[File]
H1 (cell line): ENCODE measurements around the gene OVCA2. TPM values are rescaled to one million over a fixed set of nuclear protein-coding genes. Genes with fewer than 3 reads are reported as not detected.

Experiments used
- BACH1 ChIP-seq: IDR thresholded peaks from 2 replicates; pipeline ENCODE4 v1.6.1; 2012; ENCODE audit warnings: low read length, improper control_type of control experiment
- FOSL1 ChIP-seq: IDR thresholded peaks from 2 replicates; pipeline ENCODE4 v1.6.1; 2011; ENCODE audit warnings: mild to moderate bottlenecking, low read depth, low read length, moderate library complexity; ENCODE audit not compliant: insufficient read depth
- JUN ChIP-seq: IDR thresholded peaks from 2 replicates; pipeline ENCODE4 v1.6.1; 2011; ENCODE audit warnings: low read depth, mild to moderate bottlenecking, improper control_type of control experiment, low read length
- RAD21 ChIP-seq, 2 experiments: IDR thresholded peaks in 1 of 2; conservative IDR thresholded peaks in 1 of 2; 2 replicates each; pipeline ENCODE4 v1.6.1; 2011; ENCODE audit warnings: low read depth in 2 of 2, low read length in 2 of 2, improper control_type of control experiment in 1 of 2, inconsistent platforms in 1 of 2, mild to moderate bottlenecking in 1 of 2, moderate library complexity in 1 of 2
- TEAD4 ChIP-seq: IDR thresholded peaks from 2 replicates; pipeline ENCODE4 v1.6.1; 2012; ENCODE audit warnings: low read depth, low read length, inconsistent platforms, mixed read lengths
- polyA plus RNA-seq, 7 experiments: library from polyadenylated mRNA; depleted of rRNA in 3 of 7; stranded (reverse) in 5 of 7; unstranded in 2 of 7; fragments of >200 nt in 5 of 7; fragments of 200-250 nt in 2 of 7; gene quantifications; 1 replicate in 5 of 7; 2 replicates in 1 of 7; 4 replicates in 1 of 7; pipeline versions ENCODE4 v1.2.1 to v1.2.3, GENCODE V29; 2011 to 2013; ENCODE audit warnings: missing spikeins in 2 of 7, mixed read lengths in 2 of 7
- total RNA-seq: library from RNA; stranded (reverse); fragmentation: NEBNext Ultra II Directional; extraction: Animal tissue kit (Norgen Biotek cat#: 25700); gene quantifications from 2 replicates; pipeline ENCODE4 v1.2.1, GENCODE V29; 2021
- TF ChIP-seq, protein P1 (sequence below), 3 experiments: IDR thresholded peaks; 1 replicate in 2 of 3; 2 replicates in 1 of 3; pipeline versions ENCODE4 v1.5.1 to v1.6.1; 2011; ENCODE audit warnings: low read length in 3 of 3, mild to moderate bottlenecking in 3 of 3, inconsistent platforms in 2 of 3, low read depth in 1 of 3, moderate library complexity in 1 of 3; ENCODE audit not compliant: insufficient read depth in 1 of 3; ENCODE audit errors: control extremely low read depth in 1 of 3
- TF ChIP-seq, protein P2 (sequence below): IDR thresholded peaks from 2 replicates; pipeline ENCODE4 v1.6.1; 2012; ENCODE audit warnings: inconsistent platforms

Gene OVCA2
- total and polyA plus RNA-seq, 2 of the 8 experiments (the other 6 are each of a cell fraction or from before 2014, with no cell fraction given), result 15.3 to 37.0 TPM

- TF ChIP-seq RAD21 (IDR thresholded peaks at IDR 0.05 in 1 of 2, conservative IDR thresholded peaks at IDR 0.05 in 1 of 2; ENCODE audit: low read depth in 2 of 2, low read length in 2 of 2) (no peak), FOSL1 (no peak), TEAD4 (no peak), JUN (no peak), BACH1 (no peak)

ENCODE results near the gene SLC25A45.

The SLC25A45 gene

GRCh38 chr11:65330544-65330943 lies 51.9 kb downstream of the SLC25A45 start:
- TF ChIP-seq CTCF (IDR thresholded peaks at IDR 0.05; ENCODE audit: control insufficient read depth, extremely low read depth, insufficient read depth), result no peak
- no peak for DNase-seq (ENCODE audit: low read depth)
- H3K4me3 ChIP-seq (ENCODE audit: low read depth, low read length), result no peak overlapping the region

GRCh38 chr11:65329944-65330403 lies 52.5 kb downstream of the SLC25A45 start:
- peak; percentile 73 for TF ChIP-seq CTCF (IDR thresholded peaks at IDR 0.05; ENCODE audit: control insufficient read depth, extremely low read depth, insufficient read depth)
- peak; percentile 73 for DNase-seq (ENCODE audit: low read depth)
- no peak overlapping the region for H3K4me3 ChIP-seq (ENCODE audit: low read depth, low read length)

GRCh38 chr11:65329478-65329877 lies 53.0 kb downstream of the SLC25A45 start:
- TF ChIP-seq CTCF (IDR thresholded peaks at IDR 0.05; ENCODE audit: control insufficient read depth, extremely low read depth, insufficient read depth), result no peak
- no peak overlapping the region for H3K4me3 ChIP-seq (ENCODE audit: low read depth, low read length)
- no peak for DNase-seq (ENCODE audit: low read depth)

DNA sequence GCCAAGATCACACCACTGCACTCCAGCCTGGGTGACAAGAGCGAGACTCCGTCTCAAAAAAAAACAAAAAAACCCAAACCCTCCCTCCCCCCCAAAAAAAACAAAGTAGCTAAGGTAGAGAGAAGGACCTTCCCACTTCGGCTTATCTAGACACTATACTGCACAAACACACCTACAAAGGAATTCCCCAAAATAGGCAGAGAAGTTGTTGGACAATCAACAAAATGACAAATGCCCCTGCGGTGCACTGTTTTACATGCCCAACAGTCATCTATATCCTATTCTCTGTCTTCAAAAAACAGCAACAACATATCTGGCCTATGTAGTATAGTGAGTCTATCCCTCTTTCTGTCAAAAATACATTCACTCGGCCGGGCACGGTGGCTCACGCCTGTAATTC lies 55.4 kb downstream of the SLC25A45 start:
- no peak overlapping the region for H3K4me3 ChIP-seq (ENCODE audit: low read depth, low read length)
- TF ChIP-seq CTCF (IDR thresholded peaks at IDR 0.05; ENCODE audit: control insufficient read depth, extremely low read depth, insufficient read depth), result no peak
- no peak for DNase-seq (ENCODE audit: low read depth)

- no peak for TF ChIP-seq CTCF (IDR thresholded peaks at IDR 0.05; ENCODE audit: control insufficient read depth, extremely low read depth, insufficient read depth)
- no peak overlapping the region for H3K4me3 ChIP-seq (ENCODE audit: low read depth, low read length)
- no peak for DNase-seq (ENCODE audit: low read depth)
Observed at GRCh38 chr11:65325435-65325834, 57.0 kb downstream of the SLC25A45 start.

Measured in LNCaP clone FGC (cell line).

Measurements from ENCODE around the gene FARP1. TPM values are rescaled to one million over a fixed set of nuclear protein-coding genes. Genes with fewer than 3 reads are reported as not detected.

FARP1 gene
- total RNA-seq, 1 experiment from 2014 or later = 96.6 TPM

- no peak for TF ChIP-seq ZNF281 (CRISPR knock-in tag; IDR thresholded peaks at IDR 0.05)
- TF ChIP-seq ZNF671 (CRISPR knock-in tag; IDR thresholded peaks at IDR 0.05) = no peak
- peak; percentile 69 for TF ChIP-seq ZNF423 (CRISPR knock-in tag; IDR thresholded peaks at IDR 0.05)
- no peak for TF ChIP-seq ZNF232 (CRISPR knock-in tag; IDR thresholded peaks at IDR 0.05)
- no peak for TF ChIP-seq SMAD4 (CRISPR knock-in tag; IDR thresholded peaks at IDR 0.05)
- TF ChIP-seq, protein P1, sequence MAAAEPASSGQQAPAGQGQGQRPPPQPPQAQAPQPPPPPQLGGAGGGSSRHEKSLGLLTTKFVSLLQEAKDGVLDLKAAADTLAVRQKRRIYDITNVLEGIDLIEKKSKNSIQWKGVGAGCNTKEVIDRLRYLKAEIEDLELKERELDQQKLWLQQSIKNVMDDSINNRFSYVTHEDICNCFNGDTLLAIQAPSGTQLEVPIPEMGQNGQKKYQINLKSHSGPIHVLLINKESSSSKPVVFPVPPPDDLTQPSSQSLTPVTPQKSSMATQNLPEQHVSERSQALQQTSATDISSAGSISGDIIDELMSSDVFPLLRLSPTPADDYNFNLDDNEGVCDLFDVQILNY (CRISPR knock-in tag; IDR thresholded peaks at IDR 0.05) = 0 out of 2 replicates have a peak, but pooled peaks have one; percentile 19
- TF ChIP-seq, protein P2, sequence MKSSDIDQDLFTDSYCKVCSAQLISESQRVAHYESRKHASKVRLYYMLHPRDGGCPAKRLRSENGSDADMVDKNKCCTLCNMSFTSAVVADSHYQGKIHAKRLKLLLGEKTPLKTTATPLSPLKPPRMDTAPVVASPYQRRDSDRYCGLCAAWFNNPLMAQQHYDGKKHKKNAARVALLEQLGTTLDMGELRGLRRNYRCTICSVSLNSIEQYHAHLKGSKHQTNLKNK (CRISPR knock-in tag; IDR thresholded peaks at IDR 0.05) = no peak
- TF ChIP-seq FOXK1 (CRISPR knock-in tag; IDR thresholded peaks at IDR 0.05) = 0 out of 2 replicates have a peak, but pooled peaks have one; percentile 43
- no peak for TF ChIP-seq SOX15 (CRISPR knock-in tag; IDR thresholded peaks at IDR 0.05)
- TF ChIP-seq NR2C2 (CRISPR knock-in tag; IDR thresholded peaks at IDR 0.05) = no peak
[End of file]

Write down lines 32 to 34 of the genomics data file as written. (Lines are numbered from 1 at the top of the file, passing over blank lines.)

- no peak for DNase-seq (ENCODE audit: low read depth)

- no peak for TF ChIP-seq CTCF (IDR thresholded peaks at IDR 0.05; ENCODE audit: control insufficient read depth, extremely low read depth, insufficient read depth)
- no peak overlapping the region for H3K4me3 ChIP-seq (ENCODE audit: low read depth, low read length)